Last week, YouTube raised more than an eyebrow for many users when it came to its subscription-based Red service. While this would certainly be good news for those looking to watch videos without dealing with ads, it’s also posed bad news for long-time content creators, who felt limited when it came to signing on with the company’s newest label.
Felix “PewDiePie” Kjellberg, one of the most popular YouTube streamers out there (he made over $4 million last year alone), expressed his thoughts on the new service through his blog, where he spoke mainly in defense of the service, which aims to charge consumers $10 a month to access exclusive content and skip over advertisements in favor of getting to their content.
He noted that, despite the channel having over one billion users, it’s losing a significant amount of money, with the infrastructure alone costing $3.8 billion a year. He also noted that, per the included image from the Daily Mail below, analysts indicated that users aren’t buying as much products from advertisements as companies hoped. Streaming services like Amazon and HBO pose serious threats as well.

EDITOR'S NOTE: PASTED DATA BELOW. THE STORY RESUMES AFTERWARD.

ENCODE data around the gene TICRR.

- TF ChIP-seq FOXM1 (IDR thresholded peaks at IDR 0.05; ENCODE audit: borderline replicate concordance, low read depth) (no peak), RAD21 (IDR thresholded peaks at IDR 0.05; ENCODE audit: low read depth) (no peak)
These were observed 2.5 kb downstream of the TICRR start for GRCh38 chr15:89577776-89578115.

But perhaps the biggest nuisance is ad-blocking software. He posted a poll to his fans asking them if they use it, and 40 percent of the 8,000 who answered back state they do. “It’s a number that has grown a lot over the years, from roughly 15-20 percent when I started,” he said. “And it’s not unlikely that it will keep growing. What this means is that YouTubers lose about 40 percent of their ad income. Personally, I’m ok with if you use adblock on my videos. Ads are annoying, I get it, I’m here to complain about that. But for smaller channels, this number can be devastating.”
He added, “Using Adblock doesn’t mean you’re clever and above the system. YouTube Red exist(s) because using Adblock has actual consequences.”
Ad-blocking software has been a hindrance on companies over the past few months, and it’s a practice that isn’t going away with users anytime soon.
With that, Kjellberg did note that there are still questions about YouTube Red, like “How much of YouTube Red’s $10 actually goes to it’s creators ” and “Will YouTube Red be beneficial for smaller channels Is the $10 price actually justified ”
While these remained unanswered, Kjellberg concluded his blog by simply stating, “These are all important questions about YouTube Red. But right now, it’s more important that we understand what the actual problem is here.”
The full post is available here, and also posts various Tweets in regards to users’ preference to ad-blocking services.